1. The level of verbal interaction in a lesson, and especially the learner talking of their maths understanding back to you, is extremely sensitive to how independently your learner will solve the problem.
  2. This conversation has to be tailored to your learner’s ability. This means that you have to know your learner (difficult in a large classroom).

It informed my approach to algebraic thinking, and serves my goal to seek control and power over the teaching process, and this is not dissimilar to the learner’s own quest for control and power over their maths problem.

Both draw inspiration from Kate Clanchy, on the poet Melissa Lee-Houghton, (Clanchy, 2019):

She says, frankly and simply, that she suffers from depression and poetry is not the cure for it, but that poetry can give her a way of understanding and formulating herself, both as she writes it, and as she reads herself back afterwards. It gives her some distance and control.
The kids are mesmerized by this, and so am I. Control. Not turnaround but control. This word has somehow never occurred to me before, in all my anxious considerations of poetry and therapy, but it seems the right one.”

She adds,

And if they dig deep, and find effective images, and make a good poem out of the truth of their lives, then that is not just control, but power. It’s different from being happy; it isn’t a cure for anything, but it is profoundly worth having. And actually, I don’t need anyone to tell me that; I know that from my own experience. I know it for myself.”

Care must be taken with such comparisons and the sense of control and power is by far an idiosyncratic thing but the spirit is the same; I want to understand, and dig-deep, and find effective methods, seek profundity, so as to be adept at producing the maths resource that converses, motivates and invokes the art of generalisation. Furthermore, what learner would refuse a chance at acquiring control and power; control in knowing how to start, where to start, preferred strategy, direction of travel and when to reverse, and of the power and delight when the problem yields because you fought for it, all of which alleviates (not cures) your maths fear.

Interestingly, none of it is for turnaround of the student, and the course textbook itself states, arguably, “I cannot change others”. The end desire is that the learner will change of their own volition, much as I have done in the course of my own algebraic thinking.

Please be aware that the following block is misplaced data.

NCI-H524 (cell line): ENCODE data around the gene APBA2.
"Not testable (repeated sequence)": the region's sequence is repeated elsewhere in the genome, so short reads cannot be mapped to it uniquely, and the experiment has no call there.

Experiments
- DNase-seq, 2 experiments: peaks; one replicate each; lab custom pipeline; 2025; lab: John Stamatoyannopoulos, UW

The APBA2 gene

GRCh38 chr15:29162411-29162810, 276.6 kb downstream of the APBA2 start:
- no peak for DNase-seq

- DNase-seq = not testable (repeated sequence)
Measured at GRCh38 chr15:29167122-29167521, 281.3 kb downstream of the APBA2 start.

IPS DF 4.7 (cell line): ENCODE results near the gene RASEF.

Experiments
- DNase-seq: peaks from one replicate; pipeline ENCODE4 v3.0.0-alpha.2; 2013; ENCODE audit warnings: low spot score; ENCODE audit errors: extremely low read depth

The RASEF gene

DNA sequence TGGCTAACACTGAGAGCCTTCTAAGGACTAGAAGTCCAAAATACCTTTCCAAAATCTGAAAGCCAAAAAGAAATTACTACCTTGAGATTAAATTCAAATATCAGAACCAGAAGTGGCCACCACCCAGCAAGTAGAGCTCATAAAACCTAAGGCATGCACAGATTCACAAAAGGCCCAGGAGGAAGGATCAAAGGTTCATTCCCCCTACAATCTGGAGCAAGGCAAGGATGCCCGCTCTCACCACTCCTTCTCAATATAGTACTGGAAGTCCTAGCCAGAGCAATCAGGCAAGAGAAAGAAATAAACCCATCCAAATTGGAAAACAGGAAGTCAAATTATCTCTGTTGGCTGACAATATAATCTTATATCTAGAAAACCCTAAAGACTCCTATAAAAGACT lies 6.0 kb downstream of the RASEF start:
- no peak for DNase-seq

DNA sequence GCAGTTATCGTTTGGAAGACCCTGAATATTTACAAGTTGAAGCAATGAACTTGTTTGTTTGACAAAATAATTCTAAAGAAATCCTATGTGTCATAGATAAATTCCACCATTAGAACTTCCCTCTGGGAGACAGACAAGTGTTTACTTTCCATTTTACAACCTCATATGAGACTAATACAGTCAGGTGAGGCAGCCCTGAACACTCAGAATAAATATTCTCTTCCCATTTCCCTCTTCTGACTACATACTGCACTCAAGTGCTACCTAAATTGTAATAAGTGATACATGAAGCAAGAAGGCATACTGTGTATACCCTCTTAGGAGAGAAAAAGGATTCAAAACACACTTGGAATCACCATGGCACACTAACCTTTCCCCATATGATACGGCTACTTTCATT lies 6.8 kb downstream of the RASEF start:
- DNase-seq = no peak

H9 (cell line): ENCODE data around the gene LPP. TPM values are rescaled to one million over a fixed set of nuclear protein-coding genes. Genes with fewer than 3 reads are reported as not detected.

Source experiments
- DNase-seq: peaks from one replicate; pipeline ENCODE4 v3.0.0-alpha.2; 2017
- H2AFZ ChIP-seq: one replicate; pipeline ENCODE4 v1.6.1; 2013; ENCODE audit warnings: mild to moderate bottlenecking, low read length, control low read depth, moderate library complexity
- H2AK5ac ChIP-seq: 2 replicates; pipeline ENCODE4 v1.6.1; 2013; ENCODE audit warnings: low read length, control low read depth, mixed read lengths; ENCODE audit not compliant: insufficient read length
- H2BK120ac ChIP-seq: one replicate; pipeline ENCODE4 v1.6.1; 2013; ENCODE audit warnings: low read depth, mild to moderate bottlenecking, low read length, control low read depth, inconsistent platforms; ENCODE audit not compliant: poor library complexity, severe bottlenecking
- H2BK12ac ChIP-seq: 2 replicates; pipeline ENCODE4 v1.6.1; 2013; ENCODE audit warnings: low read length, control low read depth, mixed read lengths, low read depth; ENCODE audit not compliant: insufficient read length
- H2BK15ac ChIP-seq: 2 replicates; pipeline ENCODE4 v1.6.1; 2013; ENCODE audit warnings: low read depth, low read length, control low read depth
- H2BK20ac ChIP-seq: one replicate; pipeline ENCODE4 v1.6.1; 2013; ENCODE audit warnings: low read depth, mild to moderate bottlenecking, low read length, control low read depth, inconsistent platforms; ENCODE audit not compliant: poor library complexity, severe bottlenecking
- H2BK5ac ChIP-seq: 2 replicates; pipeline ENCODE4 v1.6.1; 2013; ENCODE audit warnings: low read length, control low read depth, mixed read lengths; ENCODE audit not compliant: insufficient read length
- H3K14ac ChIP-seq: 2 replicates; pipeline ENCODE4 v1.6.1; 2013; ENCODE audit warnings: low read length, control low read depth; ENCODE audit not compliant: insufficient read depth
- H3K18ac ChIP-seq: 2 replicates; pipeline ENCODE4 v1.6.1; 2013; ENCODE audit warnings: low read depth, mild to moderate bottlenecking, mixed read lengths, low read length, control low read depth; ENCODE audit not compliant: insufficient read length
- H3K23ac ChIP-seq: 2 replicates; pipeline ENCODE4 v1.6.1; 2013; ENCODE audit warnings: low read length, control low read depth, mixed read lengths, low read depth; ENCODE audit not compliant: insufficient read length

Seeking such personal power and control is rooted in human nature. It is enlightening to see ‘Developing Thinking in Algebra’ tie mathematical power to the humanist subjects of English and History, and by the prompting of learners to “develop their powers to imagine, and to express what they imagine to others”. We can rejoice that this notion is still vibrant thirty-three years after Davis & Hersh (Davis & Hersh, 1986) embraced it when the omnipresent I.C.T. was still cutting its coding teeth,

Metaphor and analogy exist in mathematics and physics as well as in poetry and in religion. Rhetoric exists in mathematics (despite claims to the contrary) as it exists in politics. Aesthetic judgement exists in mathematics as it exists in the graphical or performing arts.”

Those authors wholly reclaim mathematics as being a human institution, and if it ever ceases to be so then they argue that we must “let it decay”.

 

References

Boaler, Jo. 2013. The Elephant in the Classroom. Souvenir Press.

Clanchy, Kate. 2019. Some Kids I Taught and What They Taught Me. Picador.

Davis, Philip. Hersh, Reuben. 1986. Descartes Dream. Penguin Group.
The authors conclude on page 305, “If a synthesis cannot be achieved, if it comes to a showdown between man and mathematical science, then man would be best advised to stop the process. Let it fall into decay…”

Mason, John. Graham, Alan. Johnston-Wilder, Sue. 2012. Developing Thinking in Algebra. The Open University in association with Sage Publications Ltd.

Posamentier, Alfred S. Krulik, Stephen. 2016. Effective Techniques to Motivate Mathematics Instruction. Routledge.

Posamentier, Alfred S. 2017. The Joy of Mathematics. Prometheus Books.